Prime Minister Boris Johnson has encouraged members of the public to clap for Captain Sir Tom Moore at 18:00 GMT on Wednesday.
The 100-year-old, who raised almost £33m for NHS charities by walking laps of his garden, died with coronavirus in Bedford Hospital on Tuesday.
Mr Johnson said the clap would also be for "all those health workers for whom he raised money".
Capt Sir Tom's family said they were "incredibly touched".
In a statement on Twitter, they said they would be "taking part with huge love in their hearts for their father, grandfather and father-in-law".
Dozens of tributes have been left outside his home in Marston Moretaine, Bedfordshire.
Meanwhile at least 10 petitions calling for a state funeral for the late Army veteran, have been started on the website Change.org.
The only non-Royal to be paid such an accolade in recent times was former Prime Minister Sir Winston Churchill in 1965, though ceremonial funerals, which observe many of the same traditions were held for Diana, Princess of Wales and Margaret Thatcher.
Other petitions have called for a statue, a minute's silence, a burial in Westminster Abbey and a 21 gun salute or flypast.
The Army veteran won the nation's hearts by walking 100 laps of his garden last spring during the first coronavirus lockdown, raising money for NHS Charities Together.
Capt Sir Tom tested positive for Covid-19 last week. His family said due to other medication he was receiving for pneumonia, he was unable to be vaccinated.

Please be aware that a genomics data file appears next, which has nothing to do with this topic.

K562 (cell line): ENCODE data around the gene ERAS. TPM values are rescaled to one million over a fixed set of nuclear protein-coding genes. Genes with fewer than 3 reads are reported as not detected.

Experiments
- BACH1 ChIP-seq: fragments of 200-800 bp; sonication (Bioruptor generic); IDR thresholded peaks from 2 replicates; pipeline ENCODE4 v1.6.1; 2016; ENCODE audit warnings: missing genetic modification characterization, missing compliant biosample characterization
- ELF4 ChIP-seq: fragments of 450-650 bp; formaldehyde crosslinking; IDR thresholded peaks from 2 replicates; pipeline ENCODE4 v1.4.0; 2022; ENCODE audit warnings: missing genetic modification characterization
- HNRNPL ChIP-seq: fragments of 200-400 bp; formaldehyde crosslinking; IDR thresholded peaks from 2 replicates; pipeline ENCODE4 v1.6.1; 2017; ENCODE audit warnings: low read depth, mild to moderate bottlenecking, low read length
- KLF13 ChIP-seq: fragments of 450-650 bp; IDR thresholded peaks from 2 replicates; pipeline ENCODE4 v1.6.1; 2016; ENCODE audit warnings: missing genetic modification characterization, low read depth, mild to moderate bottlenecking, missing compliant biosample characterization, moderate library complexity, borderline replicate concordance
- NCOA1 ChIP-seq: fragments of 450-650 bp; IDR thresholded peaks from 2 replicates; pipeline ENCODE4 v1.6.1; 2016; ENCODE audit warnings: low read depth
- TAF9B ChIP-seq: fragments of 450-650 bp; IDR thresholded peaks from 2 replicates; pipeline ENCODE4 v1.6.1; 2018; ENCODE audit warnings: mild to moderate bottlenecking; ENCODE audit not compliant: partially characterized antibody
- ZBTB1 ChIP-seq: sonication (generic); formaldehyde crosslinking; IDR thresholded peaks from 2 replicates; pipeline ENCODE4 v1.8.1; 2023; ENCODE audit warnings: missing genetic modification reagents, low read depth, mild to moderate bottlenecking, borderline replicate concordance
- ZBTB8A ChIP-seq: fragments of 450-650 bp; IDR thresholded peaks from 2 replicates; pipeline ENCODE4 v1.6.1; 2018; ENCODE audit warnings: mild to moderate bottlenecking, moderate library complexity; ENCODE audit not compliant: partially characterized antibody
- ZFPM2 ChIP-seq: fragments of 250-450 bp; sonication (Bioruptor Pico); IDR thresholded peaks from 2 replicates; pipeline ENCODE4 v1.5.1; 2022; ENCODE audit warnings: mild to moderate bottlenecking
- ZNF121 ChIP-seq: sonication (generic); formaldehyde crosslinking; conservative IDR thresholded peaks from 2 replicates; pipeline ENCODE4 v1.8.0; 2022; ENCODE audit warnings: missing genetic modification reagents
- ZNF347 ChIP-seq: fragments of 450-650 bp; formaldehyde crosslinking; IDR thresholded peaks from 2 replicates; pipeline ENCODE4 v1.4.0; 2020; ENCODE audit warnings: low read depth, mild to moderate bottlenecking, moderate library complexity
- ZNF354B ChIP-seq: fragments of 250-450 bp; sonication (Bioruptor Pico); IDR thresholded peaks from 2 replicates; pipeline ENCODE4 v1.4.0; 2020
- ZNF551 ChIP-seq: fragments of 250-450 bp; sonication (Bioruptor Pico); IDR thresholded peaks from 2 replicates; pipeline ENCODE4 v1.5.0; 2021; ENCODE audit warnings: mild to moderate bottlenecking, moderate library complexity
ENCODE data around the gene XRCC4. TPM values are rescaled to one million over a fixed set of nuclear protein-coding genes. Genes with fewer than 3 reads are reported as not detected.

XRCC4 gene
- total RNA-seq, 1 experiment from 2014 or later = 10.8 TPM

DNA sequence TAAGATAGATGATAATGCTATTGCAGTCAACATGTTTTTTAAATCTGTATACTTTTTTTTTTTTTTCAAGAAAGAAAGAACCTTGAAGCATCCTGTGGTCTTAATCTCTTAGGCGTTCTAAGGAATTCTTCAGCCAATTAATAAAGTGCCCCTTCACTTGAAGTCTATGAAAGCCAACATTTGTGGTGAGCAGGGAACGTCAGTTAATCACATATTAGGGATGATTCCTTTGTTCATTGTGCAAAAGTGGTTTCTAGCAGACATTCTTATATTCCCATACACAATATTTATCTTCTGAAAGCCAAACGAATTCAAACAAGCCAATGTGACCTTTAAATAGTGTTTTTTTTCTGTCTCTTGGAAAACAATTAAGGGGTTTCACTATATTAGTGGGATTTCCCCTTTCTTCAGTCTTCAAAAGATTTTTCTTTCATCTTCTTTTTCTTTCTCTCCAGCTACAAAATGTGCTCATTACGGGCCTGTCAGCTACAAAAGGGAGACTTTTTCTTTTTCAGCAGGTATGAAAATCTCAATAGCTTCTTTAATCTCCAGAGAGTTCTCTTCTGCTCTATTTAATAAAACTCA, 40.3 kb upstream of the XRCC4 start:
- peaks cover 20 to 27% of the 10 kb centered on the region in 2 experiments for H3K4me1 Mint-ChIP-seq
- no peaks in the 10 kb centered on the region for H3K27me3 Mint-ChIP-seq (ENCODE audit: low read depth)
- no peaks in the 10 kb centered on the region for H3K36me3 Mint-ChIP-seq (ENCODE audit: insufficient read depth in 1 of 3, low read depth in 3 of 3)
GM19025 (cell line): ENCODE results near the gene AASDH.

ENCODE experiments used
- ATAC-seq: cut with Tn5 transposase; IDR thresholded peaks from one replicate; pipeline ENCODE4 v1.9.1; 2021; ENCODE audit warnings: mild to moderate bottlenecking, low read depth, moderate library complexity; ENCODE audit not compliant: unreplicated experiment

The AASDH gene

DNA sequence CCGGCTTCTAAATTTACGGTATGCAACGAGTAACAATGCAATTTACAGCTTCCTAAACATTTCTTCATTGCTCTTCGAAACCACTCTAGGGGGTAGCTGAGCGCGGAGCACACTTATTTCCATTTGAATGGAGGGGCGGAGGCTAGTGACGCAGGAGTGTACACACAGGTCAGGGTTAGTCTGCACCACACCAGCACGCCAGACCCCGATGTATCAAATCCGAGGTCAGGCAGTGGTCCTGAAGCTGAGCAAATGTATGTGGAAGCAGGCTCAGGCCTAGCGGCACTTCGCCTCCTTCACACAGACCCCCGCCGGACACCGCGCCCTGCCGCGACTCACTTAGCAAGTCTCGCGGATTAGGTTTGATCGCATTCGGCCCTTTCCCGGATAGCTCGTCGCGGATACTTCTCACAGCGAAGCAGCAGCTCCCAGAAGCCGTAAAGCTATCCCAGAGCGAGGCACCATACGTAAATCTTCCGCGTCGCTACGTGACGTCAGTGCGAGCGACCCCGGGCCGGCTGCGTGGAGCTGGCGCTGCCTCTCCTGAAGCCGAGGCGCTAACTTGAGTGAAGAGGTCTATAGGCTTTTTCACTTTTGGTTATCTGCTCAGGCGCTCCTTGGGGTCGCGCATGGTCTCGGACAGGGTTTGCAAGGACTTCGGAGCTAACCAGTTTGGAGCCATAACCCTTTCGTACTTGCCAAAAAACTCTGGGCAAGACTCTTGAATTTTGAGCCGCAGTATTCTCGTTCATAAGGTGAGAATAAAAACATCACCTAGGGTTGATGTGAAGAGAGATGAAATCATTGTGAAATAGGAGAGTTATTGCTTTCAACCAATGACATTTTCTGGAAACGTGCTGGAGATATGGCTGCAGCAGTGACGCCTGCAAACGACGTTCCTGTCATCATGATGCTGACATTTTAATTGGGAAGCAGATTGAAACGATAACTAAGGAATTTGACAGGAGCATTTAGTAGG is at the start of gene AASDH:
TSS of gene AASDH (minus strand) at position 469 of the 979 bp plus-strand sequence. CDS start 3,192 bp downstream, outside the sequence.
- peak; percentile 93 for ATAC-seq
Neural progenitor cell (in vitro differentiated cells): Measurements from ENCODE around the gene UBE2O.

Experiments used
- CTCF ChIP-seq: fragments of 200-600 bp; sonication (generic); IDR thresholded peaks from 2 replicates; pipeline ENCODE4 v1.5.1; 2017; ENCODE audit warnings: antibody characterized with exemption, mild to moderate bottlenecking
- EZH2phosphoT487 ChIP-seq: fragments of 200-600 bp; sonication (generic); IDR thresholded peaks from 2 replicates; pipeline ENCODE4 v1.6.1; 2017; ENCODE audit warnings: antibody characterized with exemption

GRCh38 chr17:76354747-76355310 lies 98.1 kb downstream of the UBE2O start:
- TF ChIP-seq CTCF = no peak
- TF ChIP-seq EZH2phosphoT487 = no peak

The charity said the total would rise to £39m when Gift Aid was taken into account.
A weekly applause for front-line NHS staff and other key workers ran for 10 weeks during the UK's first lockdown.
Before Prime Minister's Questions earlier, the House of Commons held a one-minute silence in memory of Capt Sir Tom and those who have lost their lives as a result of the pandemic.
In the government's afternoon press conference, Mr Johnson said: "Tonight let's clap together for Captain Tom at 18:00 and let's clap for the spirit of optimism that he stood for.
"But let's also clap for all those he campaigned for - our brilliant NHS staff and care workers - and let's do everything we can to carry on supporting them. "Because if we stay at home, protect our NHS and save lives then, in the words of Captain Tom, tomorrow will be a good day."
Labour leader Sir Keir Starmer added Capt Sir Tom "embodied the spirit of Britain" and welcomed the announcement.
A silence was also held in the House of Lords. Leading the tribute, the Lord Speaker Lord Fowler said: "His quiet resolve and selfless spirit of public service will never be forgotten.
"As we pause to remember him and his enduring legacy, we also remember all those who have died since the start of the pandemic."
The family of Capt Sir Tom, originally from Keighley in West Yorkshire, said the last year of his life was "nothing short of remarkable".
They added that he had "experienced things he'd only ever dreamed of".
A BBC News special, Captain Tom: We Salute You, presented by Michael Ball, is being broadcast on Wednesday at 19:30 GMT on BBC One and will be available on the BBC iPlayer.